June 13, 2024 opinion

How human rights advocate Sima Samar inspired me to never give up

Swita in Afghanistan

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Sima Samar on October 2, 2012.

Picture by: Wikipedia

Sima Samar is a strong supporter and advocate for her people, and girls like me are continually inspired by her work to make our futures better.

People across Afghanistan admire her efforts to help and support girls and women. We are very proud of her and the great female leader she is.

Samar, born in 1957 in the Jaghori district, is an Afghan woman and human rights advocate, activist and social worker within national and international forums.

She established the first-ever Ministry of Women’s Affairs and was the chair of the Afghanistan Independent Human Rights Commission. She has held the positions of Special Envoy of the President of Afghanistan and State Minister for Human Rights and International Affairs. She was appointed as a member of both the United Nations Secretary-General’s High-Level Panel on Internal Displacement and the High-Level Advisory Board on Mediation.

Samar, a Hazara woman, established the Gawharshad Institute of Higher Education, which has provided around 200 girls with scholarships to continue their education. Its Gender and Women’s Empowerment Center, which aims to ‘create greater space and opportunities for women’, is said to have directly supported these girls from deprived areas of Afghanistan to get into university.

Samar has received many awards for her work and been recognised across different countries. Among them is the Rights Livelihood Award, which she was given in 2012 for ‘her longstanding and courageous dedication to human rights, especially the rights of women, in one of the most complex and dangerous regions in the world’.

I am also a Hazara girl so Samar serves as an inspiration and motivates girls like me. She is beloved by many.

When my family and friends see her on social media and TV, they share how proud they are of having this type of person in our society, advocating for us. She makes many efforts to support her people, especially orphan children, girls who are unable to go to school, women who don’t have jobs, and poor people.

Her work and passion motivates me because she is strong, secure and energetic – things all girls should strive to be. The lessons that I have learnt from her include facing my problems head on and trying to find solutions to them, and the importance of hard work in the face of difficulties.

Read also:

A conversation with Sima Samar: Afghanistan’s first Minister of Women’s Affairs

When the new Taliban government came into power in Afghanistan in 2021, they bannedgirls from educational centres and school beyond the sixth grade. I was disappointed and depressed. I didn’t have any motivation to continue my lessons.

One afternoon when I was on social media, I read a post from people in contact with Samar, which shared motivational comments from her that people should never give up and not waste their time. I decided to continue my education and to try hard and push myself to achieve, despite the challenges.

Samar, as a hero for girls, is an example of good leadership. It is the ability to guide, motivate and influence a group of individuals or an organisation towards achieving a common goal.

Leadership involves taking charge, making decisions and inspiring others to follow. Leadership is not limited to specific roles or positions, it can be exhibited at various levels within a team, an organisation, or even in personal relationships.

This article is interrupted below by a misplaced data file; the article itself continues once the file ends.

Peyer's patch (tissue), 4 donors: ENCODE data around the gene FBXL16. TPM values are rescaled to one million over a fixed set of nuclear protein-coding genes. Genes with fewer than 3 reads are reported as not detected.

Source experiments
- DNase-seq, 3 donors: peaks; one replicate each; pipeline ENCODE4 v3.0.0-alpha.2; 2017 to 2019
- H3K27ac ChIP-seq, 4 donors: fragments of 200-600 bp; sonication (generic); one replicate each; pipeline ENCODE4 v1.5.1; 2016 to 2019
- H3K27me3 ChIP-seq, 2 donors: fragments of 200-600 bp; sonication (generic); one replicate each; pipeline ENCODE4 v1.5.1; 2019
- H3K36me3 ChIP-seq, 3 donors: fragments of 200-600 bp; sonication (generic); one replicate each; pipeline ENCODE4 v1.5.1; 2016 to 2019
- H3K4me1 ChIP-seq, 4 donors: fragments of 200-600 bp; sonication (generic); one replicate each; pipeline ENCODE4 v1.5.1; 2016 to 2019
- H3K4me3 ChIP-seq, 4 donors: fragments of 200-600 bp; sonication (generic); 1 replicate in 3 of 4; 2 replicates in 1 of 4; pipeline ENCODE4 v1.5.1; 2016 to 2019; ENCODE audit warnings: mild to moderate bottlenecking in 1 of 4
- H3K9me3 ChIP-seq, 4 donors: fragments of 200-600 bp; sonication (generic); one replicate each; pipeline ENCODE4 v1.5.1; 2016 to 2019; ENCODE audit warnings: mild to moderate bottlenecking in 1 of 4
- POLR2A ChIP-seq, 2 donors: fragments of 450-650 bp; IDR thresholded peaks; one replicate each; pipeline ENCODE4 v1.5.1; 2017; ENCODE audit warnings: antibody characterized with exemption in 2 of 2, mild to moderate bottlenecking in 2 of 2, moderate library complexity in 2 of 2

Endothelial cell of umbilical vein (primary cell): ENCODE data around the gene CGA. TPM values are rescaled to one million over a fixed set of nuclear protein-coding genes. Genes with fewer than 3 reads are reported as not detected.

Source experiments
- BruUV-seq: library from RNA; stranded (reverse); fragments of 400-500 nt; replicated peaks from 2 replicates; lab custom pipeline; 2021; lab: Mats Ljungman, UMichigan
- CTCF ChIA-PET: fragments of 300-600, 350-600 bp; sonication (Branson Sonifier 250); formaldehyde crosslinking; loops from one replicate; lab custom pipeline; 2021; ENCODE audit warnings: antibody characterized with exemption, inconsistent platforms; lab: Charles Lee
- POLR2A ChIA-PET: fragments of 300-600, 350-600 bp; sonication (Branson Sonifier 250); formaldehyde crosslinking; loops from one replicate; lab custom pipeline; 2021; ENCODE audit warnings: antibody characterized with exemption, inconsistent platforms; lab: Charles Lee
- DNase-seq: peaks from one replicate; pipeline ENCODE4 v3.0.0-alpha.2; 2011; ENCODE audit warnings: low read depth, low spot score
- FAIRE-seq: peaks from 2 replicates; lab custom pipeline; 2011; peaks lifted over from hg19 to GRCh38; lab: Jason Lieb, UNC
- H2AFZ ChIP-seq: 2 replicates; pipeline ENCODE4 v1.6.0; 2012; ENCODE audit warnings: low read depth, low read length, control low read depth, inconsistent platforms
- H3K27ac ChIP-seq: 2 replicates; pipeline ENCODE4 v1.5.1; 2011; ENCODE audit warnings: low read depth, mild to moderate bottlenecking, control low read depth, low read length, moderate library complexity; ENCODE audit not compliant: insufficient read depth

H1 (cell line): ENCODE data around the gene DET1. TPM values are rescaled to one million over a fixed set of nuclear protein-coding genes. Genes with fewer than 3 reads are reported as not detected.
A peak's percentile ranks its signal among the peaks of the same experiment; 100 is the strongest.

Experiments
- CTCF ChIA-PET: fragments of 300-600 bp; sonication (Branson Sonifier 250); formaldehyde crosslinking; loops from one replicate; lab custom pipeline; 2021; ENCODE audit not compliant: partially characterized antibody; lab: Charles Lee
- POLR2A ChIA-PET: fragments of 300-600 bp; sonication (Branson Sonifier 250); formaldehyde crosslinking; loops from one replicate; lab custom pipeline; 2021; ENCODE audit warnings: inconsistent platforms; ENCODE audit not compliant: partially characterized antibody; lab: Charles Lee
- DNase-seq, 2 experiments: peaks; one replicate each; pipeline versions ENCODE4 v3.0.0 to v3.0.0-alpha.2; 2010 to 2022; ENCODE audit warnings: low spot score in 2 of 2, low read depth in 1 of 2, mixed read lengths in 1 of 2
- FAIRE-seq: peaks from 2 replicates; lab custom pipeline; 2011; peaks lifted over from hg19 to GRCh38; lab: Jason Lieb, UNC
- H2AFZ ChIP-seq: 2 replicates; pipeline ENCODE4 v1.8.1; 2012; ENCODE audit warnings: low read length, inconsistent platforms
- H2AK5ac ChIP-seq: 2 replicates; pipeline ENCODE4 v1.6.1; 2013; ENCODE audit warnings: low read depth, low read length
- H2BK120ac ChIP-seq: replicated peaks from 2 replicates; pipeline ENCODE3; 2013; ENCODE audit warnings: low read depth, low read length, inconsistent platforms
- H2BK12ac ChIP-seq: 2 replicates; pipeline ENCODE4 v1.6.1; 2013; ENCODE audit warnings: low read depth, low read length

Here are some of the main qualities that I think make a good leader:

Effective communication: Good leaders are able to communicate their ideas and expectations clearly and effectively. They listen actively, provide feedback and foster open lines of communication within their team. A good leader should nurture a strong relationship between themselves and their team.

Integrity: Leaders should demonstrate honesty. They should act as a role model and adhere to their own values, earning the trust and respect of their followers.

Delegation: Effective leaders know how to delegate tasks and responsibilities to others. Delegation empowers team members, develops their skills and enables the leader to focus on higher-level priorities.

Being a leader is not easy, although it is something many aspire to become. Part of this difficulty is, as a leader, becoming a role model for those around you, which can be a big responsibility.

Although most world leaders are men, and many women and girls might feel excluded from the opportunity to lead, both men and women can and should be successful leaders. I believe anyone with experience, bravery, skill and self-confidence can be a good leader, no matter their gender or background.

Girls can take note of these qualities and also look to the example of Samar, despite the restrictions they may face, to become great leaders.

Written by:




OXSFJ & LEARN Afghan Project

Illustrated by Yuliia Muliar

16 year-old Swita is a passionate journalism student learning under the partnership of The Oxford School for the Future of Journalism and LEARN Afghan with aims to pursue a future career within the field while motivating other girls towards their dreams.

She is very interested in literature, often reading biographies and motivational books. She also enjoys listening to and reading poetry.

Swita speaks Dari and English.

Due to security concerns the authors image and surname have been omitted

Edited by:


Camilla Savelieva

Economics editor

United Kingdom


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